3. Introduce geometric dimensioning and tolerancingTo teach students to use the analysis tool to extract information from the part model

Relationship to 2MET Program Outcomes:

EGT114 contributes to the following 2MET program outcomes:

  • Students should be able to produce 2D drawings and 3D parametric solid models as a part of the applied engineering design process. (Program outcome 5)

  • Students should demonstrate proficiencies in computer applications. (Program outcome 4)

Course Outcomes:

The specific course outcomes supporting the program outcomes are (this is dependent upon what software is being used):

3D2D or 3D Parametric Solid Model Outcome

  • Students will be able to obtain true shape – true size, distance, area, and angle data using methods of conventional descriptive geometry or the analyizeanalysis ze tools of athe parametric solid modeler adhering to ANSI Y14 standards: ProEngineer Wildfire



Demonstrate proficiencies in computer applications Outcome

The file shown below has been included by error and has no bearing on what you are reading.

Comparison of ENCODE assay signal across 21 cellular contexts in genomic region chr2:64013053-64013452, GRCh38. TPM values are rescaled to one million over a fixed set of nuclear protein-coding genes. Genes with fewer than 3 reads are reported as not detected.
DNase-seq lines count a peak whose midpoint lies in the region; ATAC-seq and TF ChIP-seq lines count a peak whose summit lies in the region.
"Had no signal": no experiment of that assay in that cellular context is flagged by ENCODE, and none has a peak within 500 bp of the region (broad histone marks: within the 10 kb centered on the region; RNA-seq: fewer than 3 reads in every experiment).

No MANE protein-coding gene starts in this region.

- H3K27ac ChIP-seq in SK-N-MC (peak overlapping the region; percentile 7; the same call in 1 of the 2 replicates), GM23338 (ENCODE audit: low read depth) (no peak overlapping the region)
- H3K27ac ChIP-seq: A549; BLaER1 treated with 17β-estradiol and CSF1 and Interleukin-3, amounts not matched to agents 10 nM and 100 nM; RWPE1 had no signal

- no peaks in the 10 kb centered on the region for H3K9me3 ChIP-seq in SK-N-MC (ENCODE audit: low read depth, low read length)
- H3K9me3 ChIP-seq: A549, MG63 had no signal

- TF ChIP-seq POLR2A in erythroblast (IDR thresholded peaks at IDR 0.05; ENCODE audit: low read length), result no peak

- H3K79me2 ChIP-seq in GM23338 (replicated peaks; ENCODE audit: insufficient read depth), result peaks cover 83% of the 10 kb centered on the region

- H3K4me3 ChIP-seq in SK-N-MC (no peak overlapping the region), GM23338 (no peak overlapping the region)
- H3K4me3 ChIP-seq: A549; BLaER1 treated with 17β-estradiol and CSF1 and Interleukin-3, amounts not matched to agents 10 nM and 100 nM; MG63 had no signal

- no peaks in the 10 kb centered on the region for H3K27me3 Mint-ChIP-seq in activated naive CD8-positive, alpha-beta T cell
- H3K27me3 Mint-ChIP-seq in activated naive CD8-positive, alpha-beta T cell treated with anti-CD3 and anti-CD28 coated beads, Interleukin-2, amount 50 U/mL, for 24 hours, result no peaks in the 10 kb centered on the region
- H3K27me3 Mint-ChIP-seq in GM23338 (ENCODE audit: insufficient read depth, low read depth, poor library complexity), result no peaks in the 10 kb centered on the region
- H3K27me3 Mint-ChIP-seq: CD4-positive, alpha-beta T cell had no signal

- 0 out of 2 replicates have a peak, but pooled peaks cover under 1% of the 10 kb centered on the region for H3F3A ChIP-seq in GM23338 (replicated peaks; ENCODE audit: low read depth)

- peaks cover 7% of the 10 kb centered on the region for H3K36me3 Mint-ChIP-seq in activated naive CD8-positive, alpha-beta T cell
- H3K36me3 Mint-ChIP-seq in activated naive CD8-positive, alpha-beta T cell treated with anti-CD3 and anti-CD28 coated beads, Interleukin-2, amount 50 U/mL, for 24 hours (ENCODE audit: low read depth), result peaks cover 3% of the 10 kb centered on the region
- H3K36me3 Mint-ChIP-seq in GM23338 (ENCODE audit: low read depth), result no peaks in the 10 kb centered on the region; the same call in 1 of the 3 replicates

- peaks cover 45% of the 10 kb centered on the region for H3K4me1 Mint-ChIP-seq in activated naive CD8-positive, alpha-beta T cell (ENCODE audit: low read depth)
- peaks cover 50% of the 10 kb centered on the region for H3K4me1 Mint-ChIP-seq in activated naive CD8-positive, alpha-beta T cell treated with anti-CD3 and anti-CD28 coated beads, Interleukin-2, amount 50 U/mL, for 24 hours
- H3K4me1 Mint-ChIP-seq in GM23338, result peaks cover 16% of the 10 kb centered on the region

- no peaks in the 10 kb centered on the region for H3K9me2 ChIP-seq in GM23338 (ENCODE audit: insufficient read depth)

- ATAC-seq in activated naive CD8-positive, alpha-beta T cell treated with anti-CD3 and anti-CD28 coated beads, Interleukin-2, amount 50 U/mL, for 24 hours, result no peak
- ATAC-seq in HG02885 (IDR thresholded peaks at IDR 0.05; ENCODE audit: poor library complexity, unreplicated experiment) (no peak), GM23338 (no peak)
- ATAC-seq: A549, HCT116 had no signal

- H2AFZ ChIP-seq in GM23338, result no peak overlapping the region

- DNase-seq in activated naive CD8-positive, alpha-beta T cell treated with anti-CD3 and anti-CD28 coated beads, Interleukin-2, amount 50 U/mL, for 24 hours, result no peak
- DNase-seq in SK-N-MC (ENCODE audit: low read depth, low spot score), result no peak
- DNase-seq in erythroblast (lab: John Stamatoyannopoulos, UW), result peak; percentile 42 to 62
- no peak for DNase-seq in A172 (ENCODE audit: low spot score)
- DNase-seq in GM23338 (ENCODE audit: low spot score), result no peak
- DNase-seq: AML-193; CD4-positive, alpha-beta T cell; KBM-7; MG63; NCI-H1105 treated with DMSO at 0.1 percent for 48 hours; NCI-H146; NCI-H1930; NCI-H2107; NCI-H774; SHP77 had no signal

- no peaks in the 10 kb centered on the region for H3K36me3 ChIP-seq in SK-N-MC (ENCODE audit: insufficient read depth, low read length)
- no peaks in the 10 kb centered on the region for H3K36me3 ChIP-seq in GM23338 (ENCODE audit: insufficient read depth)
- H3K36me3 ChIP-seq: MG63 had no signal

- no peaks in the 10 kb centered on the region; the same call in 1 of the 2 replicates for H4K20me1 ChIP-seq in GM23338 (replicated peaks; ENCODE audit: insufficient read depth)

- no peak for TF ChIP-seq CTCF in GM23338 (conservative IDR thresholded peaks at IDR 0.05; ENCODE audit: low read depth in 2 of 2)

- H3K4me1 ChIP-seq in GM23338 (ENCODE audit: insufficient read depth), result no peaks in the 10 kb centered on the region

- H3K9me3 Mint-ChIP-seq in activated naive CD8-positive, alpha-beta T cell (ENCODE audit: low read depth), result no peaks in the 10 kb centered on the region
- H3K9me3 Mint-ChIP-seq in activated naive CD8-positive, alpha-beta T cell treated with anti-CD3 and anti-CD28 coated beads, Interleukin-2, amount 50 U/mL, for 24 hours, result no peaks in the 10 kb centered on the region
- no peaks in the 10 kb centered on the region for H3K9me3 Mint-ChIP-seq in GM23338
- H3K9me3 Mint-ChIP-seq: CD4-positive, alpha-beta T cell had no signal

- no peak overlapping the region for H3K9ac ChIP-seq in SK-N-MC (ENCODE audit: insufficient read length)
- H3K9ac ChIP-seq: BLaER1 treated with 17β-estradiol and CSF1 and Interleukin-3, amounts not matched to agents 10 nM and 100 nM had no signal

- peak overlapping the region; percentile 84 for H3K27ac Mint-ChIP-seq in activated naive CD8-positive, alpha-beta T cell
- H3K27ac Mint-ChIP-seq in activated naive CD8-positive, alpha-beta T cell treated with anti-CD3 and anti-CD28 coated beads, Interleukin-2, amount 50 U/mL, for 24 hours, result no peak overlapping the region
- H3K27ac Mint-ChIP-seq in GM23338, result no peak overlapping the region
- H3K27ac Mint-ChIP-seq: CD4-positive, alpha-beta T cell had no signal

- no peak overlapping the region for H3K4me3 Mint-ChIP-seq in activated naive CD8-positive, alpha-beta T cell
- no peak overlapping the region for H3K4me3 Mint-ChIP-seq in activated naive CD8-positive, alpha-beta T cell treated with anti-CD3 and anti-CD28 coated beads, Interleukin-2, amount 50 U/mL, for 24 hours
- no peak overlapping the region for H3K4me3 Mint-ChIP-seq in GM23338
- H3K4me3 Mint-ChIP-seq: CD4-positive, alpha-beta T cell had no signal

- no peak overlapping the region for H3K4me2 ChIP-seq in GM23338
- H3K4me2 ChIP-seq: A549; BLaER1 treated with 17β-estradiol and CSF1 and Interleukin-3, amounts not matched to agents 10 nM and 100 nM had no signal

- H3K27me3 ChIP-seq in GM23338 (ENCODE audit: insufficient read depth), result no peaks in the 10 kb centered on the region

• Students will be able to successfully create helical and variable sweeps and modify complex geometry using 2D software or 3D the computer application software ProEngineerparametric solid modeling software adhering to ANSI Y14 standards

  • Students will be able to successfully create advanced rounds using the computer application software ProEngineer

  • Students will be able to successfully create patterns and family tables using the computer application software ProEngineer

  • Students will be able to successfully create and modify assemblies of three or more unique parts using the computer application software ProEngineer2D software or 3D parametric solid modeling software adhering to ANSI Y14 standards




Suggested Texts:

The following are suitable Ttexts and/or references for this course depending upon what software is being used:

  • Since the software used at each campus location where this course is taught varies, the instructor shall use the text for that software which is appropriate to the coverage of the course material stated above.ProENGINEEER Wildfire Advanced Tutorial, Toogood

  • Schroff Development Corporation

  • Digital Product Definition Data Practices, ASME Y14-41-2003, The American Society of Mechanical Engineers, New York, 2003. ISBN 0-7918-2810-7.




Prerequisites by Topic:

Students are expected to have the following topical knowledge upon entering this course depending upon what software is being used:

  • Create orthographic and pictorial sketches using ProENGINEER Wildfire